Why Edgar Cayce?
By Jerry Lazarus
“Each of us has the same spirit that gives us the ability to interpret our dreams.”
Over the years people have asked me why I’m interested in Cayce’s approach to dream interpretation. While I’ve studied Freud, Jung, and many contemporary dream theorists, none offer the depth, breadth, and scope of Cayce’s understanding of dreams.
Cayce started interpreting dreams in 1923, some two decades after Freud published his work Interpretation of Dreams. Cayce placed an extraordinary emphasis on dreams, along with prayer and meditation. In reading 3744-2, Cayce said: “In this age, at present, 1923 … there is not sufficient credence given dreams; for the best development of the human family is to give the greater increase in knowledge of the subconscious, soul or spirit world. This is a dream.”
Cayce interpreted 1,500 dreams for 69 people over a 20-year period. These dreams were by no means unique; they were the everyday dreams of Everyman and Everywoman. It was his interpretations that set him apart from most dream theorists. Here we find a parallel to Cayce’s medical readings. Repeatedly, many doctors completely agreed with Cayce’s diagnoses, but they disagreed with his treatment methods.
Such immediate and accurate analysis, whether of dreams or of illnesses, poses an enormous challenge to conventional minds. How can we begin to fathom Cayce’s extraordinary abilities to work with dreams? His skills included but were not limited to:
- interpreting anyone’s dream with swiftness, surety, and accuracy
- recalling parts of or entire dreams forgotten by the dreamer
- correcting parts of dreams inaccurately recalled by the dreamer
- predicting when a person will dream about a certain topic, sometimes pinpointing the exact night
- interpreting the dream’s symbols and message before hearing the dream;
- connecting the theme in a current dream with a past one, describing what the dreamer had done or not done about it
- commenting on the dreamer’s undisclosed intimate details, including those of dreamers he wasn’t acquainted with
A study of the large collection of dreams Cayce interpreted shows that he departs from dream interpretation techniques embraced by popular culture, including the views of many psychologists and psychiatrists. Dreams are not mere fantasies, and they deal with more than psychological issues. They address and enrich all aspects of a person. Dreams reflect an individual’s purpose, makeup, and destiny. This destiny is to become well-rounded and complete individuals, fit to be companions and co-creators with God. Embarking on a spiritual journey and being open to making changes, we can expect much understanding from our dreams. They are telling us about our attitudes and aspirations, characteristics and capabilities, strengths and sincerity. Our dreams address all these in some form, at one time or another, but not randomly, for dreams are perfectly timed and sequenced.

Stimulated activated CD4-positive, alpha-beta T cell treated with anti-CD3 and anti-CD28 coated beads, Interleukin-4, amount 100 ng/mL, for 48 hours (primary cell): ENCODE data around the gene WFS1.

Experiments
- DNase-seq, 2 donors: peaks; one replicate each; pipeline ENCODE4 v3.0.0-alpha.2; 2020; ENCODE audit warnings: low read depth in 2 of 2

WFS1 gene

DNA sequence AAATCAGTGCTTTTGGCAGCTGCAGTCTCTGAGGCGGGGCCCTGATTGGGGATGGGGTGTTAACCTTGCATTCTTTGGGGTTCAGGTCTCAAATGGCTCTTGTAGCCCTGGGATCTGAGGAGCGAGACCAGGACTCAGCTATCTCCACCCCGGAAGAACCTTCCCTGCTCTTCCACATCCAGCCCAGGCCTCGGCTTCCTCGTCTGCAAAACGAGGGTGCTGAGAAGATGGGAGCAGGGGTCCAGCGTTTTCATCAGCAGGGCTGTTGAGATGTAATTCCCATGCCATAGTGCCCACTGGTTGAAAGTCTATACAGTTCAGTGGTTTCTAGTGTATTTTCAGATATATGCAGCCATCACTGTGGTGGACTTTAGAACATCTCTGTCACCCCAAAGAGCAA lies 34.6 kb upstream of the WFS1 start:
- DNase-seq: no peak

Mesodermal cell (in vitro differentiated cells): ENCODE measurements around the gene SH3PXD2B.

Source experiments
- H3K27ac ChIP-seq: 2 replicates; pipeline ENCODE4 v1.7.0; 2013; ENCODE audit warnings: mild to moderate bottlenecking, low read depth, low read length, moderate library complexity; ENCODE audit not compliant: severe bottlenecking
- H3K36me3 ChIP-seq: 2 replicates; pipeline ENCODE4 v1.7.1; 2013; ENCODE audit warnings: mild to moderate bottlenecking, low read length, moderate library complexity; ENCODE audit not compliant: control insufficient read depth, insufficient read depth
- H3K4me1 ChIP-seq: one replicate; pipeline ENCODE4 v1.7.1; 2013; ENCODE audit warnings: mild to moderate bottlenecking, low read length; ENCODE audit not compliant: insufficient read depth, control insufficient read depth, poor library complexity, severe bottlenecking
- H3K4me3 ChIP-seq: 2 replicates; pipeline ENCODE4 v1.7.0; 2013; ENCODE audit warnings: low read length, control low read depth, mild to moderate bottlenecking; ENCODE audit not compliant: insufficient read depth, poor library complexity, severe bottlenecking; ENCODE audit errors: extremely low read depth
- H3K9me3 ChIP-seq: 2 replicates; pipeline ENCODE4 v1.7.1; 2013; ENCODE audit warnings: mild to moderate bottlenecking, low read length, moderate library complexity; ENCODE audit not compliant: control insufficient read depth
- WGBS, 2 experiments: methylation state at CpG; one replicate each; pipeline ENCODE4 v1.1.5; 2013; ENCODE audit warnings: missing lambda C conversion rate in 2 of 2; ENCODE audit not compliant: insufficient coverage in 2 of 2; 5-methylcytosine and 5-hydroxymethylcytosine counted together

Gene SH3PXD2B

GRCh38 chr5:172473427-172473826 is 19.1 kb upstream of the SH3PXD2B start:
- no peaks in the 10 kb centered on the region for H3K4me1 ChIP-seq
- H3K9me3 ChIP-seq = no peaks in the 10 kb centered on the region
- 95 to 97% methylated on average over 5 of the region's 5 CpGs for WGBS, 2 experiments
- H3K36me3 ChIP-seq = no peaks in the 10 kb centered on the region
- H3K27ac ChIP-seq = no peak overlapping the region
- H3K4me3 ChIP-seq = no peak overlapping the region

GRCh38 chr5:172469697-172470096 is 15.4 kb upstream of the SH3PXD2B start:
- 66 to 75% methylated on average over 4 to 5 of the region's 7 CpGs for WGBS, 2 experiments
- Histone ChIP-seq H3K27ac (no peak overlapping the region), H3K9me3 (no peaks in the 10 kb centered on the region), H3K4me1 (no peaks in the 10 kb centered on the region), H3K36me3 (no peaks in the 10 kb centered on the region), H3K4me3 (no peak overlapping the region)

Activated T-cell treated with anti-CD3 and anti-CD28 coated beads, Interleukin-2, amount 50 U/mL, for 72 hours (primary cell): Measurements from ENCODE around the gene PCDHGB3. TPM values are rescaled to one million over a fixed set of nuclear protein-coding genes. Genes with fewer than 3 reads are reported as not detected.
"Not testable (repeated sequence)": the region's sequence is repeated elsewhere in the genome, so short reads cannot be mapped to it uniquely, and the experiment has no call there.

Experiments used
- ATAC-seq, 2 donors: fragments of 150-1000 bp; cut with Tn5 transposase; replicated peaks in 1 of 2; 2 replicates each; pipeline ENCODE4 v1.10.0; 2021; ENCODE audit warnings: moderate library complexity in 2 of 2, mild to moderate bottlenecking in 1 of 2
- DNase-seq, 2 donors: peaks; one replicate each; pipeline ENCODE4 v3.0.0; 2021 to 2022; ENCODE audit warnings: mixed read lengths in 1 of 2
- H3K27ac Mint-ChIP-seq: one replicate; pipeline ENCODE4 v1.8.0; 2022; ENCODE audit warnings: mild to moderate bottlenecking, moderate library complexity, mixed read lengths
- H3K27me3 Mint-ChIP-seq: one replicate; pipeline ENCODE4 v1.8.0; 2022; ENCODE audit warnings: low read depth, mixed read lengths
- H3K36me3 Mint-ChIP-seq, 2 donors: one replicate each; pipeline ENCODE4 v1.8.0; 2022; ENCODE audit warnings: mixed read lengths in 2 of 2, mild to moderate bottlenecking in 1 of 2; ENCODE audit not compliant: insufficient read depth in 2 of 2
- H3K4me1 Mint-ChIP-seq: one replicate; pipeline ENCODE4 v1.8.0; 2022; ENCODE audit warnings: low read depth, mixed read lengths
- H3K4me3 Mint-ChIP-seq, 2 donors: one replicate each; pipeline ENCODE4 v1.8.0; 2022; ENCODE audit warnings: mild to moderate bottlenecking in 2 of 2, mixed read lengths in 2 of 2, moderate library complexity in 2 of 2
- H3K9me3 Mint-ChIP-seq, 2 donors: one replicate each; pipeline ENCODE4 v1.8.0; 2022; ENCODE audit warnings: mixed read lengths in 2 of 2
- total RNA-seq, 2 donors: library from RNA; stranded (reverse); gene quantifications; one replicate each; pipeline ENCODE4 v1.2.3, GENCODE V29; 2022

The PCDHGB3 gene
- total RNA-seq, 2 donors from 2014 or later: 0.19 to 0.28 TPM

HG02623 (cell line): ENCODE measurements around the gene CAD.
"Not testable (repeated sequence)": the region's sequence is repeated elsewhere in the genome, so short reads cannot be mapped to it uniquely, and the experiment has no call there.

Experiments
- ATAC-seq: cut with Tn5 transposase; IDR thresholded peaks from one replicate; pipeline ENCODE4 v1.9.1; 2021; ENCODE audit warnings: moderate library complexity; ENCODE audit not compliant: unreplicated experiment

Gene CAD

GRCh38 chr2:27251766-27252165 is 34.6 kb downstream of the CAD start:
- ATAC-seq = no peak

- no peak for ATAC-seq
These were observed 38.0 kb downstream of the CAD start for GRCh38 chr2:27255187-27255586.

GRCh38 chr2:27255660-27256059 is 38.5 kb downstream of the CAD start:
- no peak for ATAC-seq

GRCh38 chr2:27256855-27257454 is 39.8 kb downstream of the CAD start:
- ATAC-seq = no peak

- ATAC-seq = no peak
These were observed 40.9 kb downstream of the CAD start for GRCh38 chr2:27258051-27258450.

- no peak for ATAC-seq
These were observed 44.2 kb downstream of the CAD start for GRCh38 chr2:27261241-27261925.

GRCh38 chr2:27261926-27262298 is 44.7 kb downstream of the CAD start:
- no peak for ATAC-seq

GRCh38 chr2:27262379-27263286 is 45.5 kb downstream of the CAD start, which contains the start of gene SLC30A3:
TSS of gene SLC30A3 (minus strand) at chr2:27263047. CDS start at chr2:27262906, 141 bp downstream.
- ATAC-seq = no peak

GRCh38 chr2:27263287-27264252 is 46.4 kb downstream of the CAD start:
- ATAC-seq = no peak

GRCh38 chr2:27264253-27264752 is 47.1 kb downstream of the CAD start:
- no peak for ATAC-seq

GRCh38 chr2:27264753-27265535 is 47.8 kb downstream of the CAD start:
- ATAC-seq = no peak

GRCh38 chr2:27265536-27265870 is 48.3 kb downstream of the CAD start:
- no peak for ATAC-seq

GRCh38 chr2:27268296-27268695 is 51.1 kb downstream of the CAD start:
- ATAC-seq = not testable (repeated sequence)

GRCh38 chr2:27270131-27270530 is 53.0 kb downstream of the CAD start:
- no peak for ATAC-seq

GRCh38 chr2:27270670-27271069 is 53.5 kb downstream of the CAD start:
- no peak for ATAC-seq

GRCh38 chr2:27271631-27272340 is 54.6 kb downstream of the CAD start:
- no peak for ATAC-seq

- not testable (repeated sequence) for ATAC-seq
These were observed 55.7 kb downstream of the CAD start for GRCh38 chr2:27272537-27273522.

Someone asked Cayce, “What state or trend of development is indicated if an individual does not remember dreams?” His answer was direct and succinct: those who do not recall and apply their dreams show “negligence” in their association with God. The desire to know God and oneself impels an individual to pay attention to his dreams. (5754-3)Even Cayce, with all his psychic abilities, was repeatedly told in the readings to study his dreams—which he did. Cayce encouraged someone, “And too oft, ye disregard them; or too seldom do ye pay any attention to them! They are parts of thy experience. How oft have ye visioned in symbol or in dream those very things that happened to thee later!” (1537-1)
Cayce’s interpretations demonstrated his ability to tap into a higher level of knowing: what has been, what is, and what might be for each person. However, narrating facts of past events without reflection and challenge carries little meaning; speaking of current events without regard for their implications has no transformative value; commenting on the future without a spiritual framework for growth and change does not fully engage the dreamer. Dreamers are to work with what they have in hand, within the time, place, and circumstances, applying the highest ideals they know.
A spiritual force operated within Cayce. That force was not merely churning out data about a person or topic; anchored in love, it encouraged everyone to grow to their highest potential. Cayce assures us that we too have the same spiritual force, giving us the ability to interpret our own dreams.
Jerry Lazarus is a spiritual life coach, speaker, and author. He has a master’s degree in religion and meditation, and has studied Hinduism, Buddhism, Judaism, and Christianity. Jerry is the dream columnist for Venture Inward magazine, a frequent speaker for A.R.E. conferences, and teaches a course on dreams at Duke University. He leads workshops and retreats on dreams, meditation, ideals, comparative religion, and other spiritual and mystical topics across the United States. His book, Dreams: Listening to the Voice of God, is available at his Web site: jerrylazarus.com.
Want to get active in an A.R.E. Dream Group or try our free Dream Dictionary App for iTunes and Android? Visit EdgarCayce.org/dreams.